Of all patients who presented to the Departments of Rheumatology and Neurosurgery at Zagazig University Hospitals between June 2011 and July 2013, 127 with recent-onset low back pain and sciatica due to lumbar disk herniation, whose diagnosis was confirmed by magnetic resonance imaging (MRI) and who fulfilled the inclusion and exclusion criteria of this study, were asked to be included in the study (Fig. 1). All patients between 18 and 45 years of age with single- or double-level disk herniation and symptoms less than 3 months in duration were included. Patients with a history of lumbar surgery, progressive neurologic deficit, initial presentation with cauda equina, lumbar canal stenosis, spondylolisthesis, or systemic diseases that interfered with the exercise protocol or increased the risk of surgical complication were excluded.
All patients were treated initially by conservative measures for 4 weeks in the form of activity modification; soft tissue massage; electrotherapy; static exercises for abdominal muscles, back muscles, and hip extensors; stretching exercises to the hamstring as well as range of motion (ROM) exercises; and medical treatment using muscle relaxants, analgesics, antiinflamatory medication, pregabalin, and vitamen B complex. After 4 weeks, 99 patients did not show satisfactory improvement. The 60 patients who agreed to be involved in the study provided consent, and were randomized into two groups except for four who were lost during follow-up (Fig. 1). Group I consisted of 29 patients with lumbar disk herniation treated medically and by a prolonged physiotherapy program for 6 months. Group II consisted of 27 patients with lumbar disk herniation treated by early discectomy after the failure of 4 weeks of conservative treatment.
The patient disability, functional status, and ability to work were assessed at the beginning of the study, and after 3 and 6 months. The Oswestry disability index (ODI) [18] was used for disability assessment, while the work status was evaluated using the Prolo economic outcome rating scale [19].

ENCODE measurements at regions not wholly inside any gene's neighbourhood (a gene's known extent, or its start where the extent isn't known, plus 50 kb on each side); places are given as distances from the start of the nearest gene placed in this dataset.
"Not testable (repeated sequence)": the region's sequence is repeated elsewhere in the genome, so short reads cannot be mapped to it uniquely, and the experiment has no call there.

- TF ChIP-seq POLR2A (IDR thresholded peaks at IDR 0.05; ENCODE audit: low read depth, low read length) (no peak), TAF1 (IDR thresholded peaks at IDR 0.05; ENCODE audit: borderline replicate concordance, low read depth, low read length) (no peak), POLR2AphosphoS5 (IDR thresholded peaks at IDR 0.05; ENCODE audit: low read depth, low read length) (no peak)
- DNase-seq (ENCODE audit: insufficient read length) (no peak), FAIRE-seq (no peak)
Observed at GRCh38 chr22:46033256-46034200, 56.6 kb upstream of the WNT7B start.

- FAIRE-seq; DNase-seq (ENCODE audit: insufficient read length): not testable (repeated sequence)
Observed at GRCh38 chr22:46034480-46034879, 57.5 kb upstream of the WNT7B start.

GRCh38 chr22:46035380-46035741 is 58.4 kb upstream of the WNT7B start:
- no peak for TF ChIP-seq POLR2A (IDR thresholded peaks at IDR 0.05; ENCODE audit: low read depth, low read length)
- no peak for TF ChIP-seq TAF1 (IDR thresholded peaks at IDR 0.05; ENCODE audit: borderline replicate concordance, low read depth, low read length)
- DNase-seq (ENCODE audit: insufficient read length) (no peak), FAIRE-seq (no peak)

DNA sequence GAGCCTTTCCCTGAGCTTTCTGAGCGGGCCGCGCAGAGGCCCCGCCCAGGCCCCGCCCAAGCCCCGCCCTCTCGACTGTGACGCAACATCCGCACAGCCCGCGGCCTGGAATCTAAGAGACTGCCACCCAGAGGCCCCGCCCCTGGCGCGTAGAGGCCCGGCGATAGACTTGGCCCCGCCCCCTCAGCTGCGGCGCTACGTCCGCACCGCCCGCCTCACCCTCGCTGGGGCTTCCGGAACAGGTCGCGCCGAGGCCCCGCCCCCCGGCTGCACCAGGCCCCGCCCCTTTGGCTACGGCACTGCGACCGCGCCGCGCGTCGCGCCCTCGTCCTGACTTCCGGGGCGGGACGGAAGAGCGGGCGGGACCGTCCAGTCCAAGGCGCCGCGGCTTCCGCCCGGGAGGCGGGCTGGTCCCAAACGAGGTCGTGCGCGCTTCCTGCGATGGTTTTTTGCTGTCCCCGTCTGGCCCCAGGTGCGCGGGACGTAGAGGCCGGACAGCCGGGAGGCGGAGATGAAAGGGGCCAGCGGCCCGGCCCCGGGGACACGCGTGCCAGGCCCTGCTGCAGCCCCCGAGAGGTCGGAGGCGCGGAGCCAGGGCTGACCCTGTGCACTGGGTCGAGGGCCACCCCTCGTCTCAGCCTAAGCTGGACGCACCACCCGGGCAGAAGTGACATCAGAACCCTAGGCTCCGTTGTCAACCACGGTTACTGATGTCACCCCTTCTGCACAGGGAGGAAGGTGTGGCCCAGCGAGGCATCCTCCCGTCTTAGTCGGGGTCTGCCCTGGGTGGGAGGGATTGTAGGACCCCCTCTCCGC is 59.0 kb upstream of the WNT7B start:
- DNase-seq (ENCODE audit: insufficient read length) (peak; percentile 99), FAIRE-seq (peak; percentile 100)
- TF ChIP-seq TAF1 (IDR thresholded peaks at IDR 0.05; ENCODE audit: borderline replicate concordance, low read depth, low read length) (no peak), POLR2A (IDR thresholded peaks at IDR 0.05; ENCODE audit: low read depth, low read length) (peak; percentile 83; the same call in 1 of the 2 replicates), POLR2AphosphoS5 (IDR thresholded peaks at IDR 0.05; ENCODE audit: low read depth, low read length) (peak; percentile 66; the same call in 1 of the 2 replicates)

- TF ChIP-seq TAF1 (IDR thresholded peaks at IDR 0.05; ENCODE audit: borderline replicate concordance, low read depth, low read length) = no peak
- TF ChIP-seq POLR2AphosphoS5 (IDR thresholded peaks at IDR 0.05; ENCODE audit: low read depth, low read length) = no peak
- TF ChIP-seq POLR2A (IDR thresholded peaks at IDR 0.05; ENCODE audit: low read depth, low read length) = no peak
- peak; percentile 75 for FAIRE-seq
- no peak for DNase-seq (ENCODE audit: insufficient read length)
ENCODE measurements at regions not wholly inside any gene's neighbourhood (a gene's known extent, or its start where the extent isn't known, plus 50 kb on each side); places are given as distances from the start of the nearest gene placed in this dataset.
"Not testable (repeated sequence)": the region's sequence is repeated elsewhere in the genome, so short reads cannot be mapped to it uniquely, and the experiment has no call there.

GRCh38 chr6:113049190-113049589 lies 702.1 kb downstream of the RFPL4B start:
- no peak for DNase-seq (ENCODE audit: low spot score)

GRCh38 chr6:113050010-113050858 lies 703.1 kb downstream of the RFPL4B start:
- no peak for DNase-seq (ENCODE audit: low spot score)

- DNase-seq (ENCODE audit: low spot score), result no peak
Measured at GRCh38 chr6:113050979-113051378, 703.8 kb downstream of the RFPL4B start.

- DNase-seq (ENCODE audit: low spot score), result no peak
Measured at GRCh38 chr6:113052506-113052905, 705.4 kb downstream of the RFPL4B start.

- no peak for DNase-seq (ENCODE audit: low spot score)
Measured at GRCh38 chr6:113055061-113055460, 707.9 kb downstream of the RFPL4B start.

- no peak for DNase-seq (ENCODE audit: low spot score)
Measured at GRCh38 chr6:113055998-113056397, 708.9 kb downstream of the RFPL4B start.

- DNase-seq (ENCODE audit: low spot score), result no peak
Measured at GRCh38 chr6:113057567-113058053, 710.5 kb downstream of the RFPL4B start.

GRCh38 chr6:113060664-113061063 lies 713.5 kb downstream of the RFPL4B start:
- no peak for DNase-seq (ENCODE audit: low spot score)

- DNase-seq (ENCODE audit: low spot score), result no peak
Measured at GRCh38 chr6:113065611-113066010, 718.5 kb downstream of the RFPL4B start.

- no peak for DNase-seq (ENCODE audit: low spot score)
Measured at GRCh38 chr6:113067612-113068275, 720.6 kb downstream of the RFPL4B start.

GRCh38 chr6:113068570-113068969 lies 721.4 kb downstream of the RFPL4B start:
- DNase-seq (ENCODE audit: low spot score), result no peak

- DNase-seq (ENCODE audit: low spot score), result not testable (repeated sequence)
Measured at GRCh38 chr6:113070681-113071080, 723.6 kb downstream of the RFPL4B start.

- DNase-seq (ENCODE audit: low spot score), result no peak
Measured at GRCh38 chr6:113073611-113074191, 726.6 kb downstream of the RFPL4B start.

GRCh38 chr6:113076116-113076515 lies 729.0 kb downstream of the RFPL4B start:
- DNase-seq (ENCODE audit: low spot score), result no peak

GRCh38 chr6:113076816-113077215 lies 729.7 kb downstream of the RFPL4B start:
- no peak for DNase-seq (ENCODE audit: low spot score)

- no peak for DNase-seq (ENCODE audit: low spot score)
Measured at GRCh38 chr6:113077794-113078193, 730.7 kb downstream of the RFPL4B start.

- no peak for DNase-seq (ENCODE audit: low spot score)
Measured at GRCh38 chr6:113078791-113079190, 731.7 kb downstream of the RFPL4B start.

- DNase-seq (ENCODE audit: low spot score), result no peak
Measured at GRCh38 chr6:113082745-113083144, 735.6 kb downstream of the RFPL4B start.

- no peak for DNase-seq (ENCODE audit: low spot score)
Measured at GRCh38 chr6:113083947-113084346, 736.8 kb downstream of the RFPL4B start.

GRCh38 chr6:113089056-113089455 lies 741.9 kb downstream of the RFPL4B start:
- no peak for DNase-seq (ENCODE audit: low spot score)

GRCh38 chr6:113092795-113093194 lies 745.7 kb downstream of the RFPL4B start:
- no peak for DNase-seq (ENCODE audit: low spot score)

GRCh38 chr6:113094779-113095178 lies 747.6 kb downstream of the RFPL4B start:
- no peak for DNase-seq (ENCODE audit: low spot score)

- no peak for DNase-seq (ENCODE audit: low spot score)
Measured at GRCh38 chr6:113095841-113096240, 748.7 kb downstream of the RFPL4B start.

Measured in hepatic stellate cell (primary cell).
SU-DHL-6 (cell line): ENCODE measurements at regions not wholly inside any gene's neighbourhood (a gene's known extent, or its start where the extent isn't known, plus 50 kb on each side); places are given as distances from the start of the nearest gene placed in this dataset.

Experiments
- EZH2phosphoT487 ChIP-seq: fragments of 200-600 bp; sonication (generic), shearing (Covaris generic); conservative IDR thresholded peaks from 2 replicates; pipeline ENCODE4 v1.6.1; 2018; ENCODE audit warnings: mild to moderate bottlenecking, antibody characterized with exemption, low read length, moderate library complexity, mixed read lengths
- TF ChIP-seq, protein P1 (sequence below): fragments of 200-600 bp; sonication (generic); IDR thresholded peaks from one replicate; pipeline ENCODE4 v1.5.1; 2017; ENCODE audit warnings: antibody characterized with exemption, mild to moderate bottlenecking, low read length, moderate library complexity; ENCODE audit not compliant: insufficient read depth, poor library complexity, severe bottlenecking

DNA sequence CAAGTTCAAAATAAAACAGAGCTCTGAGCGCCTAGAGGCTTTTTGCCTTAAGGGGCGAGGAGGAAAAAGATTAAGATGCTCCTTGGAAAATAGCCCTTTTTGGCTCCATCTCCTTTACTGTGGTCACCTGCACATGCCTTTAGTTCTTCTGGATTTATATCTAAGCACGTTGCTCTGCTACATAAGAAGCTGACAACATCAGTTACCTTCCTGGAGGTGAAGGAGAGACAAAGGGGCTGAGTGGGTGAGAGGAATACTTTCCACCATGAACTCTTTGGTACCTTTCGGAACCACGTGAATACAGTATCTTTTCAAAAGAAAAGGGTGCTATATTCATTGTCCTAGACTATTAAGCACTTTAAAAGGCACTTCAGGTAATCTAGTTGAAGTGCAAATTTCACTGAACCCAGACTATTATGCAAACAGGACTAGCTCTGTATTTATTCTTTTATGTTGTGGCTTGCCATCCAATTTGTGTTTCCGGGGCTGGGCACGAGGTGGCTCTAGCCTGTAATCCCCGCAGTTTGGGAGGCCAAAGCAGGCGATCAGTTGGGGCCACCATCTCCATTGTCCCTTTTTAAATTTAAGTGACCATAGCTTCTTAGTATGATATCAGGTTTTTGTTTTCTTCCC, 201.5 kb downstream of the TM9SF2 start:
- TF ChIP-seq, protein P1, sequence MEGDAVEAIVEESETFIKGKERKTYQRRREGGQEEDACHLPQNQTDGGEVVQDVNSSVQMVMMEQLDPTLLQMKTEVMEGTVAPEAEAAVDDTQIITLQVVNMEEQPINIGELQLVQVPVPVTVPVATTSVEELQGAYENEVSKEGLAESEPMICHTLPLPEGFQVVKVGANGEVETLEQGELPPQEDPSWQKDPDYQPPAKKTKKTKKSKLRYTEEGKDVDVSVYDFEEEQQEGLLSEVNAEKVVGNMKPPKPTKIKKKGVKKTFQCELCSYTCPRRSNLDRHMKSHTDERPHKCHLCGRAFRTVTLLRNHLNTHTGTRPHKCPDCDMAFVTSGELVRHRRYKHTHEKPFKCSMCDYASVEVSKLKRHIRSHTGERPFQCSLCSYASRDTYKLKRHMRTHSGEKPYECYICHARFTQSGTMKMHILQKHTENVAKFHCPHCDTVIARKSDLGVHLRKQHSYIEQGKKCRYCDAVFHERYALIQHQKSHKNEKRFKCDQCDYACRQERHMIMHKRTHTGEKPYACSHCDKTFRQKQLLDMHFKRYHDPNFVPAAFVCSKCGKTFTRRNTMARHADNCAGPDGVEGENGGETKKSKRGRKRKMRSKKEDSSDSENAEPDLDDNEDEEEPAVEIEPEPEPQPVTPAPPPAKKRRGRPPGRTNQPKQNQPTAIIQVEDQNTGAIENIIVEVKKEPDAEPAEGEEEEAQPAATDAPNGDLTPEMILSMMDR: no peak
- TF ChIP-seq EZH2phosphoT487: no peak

The data were computerized and analyzed statistically using SPSS ver. 11 (SPSS Inc., Chicago, IL, USA). Quantitative data were represented as range, arithmetic means, and standard deviations (±SD) and a paired t test was used for comparison of the means between the two groups. Correlation was carried out to compare different parameters, while qualitative data were represented as frequencies and percentages. The chi-square and McNemar tests were performed to calculate significant differences between the qualitative data in both groups whenever possible. Otherwise, Fisher exact test was conducted when the expected cell was <5. The result was considered statistically significant when the significant probability was less than 5% (p<0.05).

Results

A total of 56 patients with recent-onset symptomatic lumbar disk herniation completed the follow-up. Patients' age ranged between 21 and 45 years (mean age, 35.88±7.15 years).There were 45 (80.4%) male and 11 female (19.6%) patients. The duration of the complaint was 65±25 days in group I and 70±20 days in group II (Table 1).
All patients presented with low back pain and/or sciatica. The duration of symptoms was not more than 3 months and the diagnosis was confirmed by MRI. All patients were treated initially by conservative measures for 4 weeks, including activity modification; soft tissue massage; electrotherapy; static exercises for abdominal muscles, back muscles, and hip extensors; stretching exercises to the hamstring; as well as ROM exercises and medical treatment.
The observed risk factors were obesity, smoking, and heavy work, while diabetes was detected in only 8 patients (14.2%). There was no significant difference between the groups regarding age, sex, body weight, smoking, diabetes, and nature of work (p=0.13, p=0.84, p=0.89, p=0.37, p=0.91, and p=0.51, respectively) (Table 1).
In the present study, 44 herniated disks were diagnosed in group I and 39 in group II, but there was no significant difference between both groups regarding the number, level, or grade of herniated disks (Table 2).